1902 Encyclopedia > Mohammedanism (Islam) > Muslim Law

(Part 10)


Muslim Law

It has been explained that, under the ‘Abbasids, four orthodox,, sects were established, and that these sects differed among themselves principally with regard to jurisprudence. The law of Islam is one its most original creations, and can only be compared in history with the development of Roman law. The laws laid down by Mohammed in the Koran might suffice for the Arabs as long as they were confined within the bounds of their peninsula. When their empire was extended beyond these limits, it was inevitable that this first code should become insufficient for their wants. As early as the time of the first four Caliphs it was necessary, in giving judgment on the new cases which presented themselves, to have recourse to analogy, and to draw inspiration from decisions given by Mohammed, but not recorded in the Koran. The first fountains, therefore, of law were, besides the sacred book, the traditions of Mohammed, or Hadith, the collective body of which constitutes the Sunna, or custom. These traditions were for a long time preserved only in the memory of the companions of Mohammed, and of those to whom they had been orally communicated. But at the beginning of the second century of the Flight the need was left of fixing tradition in writing; and it was at Medina that the first collection of them was made. It was due to the jurisconsult Malik b. Anas. He rejected from his collection with the greatest care all traditions which appeared doubtful, and only preserved about seventeen hundred, which he arranged in the order of their subjects. To this collection he gave the name of Mowatta, or Beaten Path. After him came the celebrated Bokhari, the compiller of the Sahih, in which he brought together about seven thousand traditions, carefully chosen. The Sahih continued to be the standard work on the subject of tradition.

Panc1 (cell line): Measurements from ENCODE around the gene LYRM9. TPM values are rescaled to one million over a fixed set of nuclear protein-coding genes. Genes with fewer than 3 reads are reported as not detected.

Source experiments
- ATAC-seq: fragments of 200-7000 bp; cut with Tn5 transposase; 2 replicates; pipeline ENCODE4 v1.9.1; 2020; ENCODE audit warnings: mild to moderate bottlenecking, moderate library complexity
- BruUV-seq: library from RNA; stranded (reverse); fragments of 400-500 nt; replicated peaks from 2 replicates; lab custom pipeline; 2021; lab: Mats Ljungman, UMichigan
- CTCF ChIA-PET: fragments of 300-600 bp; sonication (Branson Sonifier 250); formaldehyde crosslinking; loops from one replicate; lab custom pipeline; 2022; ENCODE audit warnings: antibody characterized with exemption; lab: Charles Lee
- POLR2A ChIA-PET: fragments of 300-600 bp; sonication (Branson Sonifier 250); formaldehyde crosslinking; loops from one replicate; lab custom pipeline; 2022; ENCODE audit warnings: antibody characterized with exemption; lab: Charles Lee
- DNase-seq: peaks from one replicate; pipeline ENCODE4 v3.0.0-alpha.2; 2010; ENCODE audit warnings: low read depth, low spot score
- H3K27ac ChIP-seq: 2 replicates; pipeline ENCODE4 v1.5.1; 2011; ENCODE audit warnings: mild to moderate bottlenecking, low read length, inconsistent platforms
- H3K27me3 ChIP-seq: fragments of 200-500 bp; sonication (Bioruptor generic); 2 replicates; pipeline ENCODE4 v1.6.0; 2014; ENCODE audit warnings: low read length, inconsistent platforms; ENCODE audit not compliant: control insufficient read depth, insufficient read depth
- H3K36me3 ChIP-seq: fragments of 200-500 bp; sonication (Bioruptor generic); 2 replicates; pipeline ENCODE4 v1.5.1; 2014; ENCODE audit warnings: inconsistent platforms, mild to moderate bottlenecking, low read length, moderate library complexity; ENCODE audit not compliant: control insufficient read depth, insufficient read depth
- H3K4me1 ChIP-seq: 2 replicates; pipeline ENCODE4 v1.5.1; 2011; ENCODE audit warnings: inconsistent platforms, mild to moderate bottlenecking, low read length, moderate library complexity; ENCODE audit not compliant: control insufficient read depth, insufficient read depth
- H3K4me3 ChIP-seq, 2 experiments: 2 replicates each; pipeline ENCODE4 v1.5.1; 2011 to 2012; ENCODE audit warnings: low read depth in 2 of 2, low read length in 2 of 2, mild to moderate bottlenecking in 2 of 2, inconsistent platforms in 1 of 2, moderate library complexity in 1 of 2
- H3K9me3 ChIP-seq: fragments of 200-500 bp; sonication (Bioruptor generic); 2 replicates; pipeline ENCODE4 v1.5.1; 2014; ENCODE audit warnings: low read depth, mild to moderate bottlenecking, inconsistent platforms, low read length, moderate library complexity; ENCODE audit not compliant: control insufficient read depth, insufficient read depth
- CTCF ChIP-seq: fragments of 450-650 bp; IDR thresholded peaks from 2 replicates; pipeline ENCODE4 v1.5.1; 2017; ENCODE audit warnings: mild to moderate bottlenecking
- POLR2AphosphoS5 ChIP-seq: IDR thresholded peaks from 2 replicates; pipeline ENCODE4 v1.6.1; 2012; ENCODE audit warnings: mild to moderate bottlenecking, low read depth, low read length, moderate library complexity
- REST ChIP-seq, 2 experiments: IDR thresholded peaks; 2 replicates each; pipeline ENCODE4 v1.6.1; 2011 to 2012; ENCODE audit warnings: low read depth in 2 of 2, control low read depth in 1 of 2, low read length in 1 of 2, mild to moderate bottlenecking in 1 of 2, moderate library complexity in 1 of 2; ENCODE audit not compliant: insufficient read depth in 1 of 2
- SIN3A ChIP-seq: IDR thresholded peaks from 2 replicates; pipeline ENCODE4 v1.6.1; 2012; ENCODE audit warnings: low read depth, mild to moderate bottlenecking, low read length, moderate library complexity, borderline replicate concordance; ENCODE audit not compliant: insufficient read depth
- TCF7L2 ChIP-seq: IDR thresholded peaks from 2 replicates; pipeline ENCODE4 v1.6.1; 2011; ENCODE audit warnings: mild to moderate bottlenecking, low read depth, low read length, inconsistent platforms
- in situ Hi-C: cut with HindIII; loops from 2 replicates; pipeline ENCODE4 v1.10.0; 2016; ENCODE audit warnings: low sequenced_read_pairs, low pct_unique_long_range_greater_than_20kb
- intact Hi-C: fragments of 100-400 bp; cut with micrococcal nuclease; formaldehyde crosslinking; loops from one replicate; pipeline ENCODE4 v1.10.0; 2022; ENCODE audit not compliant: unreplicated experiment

The traditions did not always supply the means of deciding difficult causes. The first four Caliphs were often obliged to have resource to their own judgment in the administration of justice. Their decisions (‘Athar) were also collected at Medina, and helped to swell the store of juridical matter.

In ‘Irak another school of law was formed, which is distinguished from that of Medina by a greater degree of independence. While the lawyers of Medina held strictly to the Koran, the traditions of the Prophet, and the ‘Athar, those of ‘Irak admitted, in addition to these, the deductive or analogical method (Kiyas), according to which it was lawful to create precedents, provided there was no departure from the spirit of the sacred book, from the traditions of the Prophet, or from the corresponding decisions of the first four Caliphs. Ibn Abi Laila, who filled the office of judge in ‘Irak, under the caliphate of Mansur, was one of the first to apply this system. His renown, however, was eclipsed by that of his contemporary Abu Hanifa, who worked out a complete system of jurisprudence, with which his name has continued to be connected (Hanifite law). Fifty years after the death of Abu Hanifa, Shafi’I a pupil of Malik, appeared at Baghdad, and founded in his turn an intermediate system, in which he endeavored to hold an equal balance between the purely traditional and the deductive methods. The fourth system reputed orthodox is that of Ibn Hanbal, a pupil of Shafi’i. Ibn Hanbal strove above all things to bring back religious observances to their primitive purity. His doctrine was a kind of Puritanism. As may be supposed, each of these systems has been subsequently developed and commended on in a multitude of works, even the names of which it is impossible to enumerate. In order, however, to give some idea of what a Moslem treatise on jurisprudence is, we shall point out the principal subjects contained in it. It treats successively –1. Of Purification (ablutions commanded by the law, purification of women, circumcision, etc); 2. Of Prayer as commanded by the law; 3. Of Funerals; 4. Of Tithe and Salmsgiving; 5. Of the legal Fast; 6. Of the Pilgrimage to Mecca; 7. of Commercial and other transactiuons; 8. Of Inheritance; 9. Of Marriage and Divorce; 10. Of the Faith; 11. Of Crimes and Misdemeanours; 12. Of Justice; 13. Of the Imamate or spiritual power, and of the Caliphate or temporal power. It is thus a complete code, religious, civil, penal, and governmental, that Moslem treatises on jurisprudence set before us; a code which embraces and foresees all the circumstances both of public and private life.

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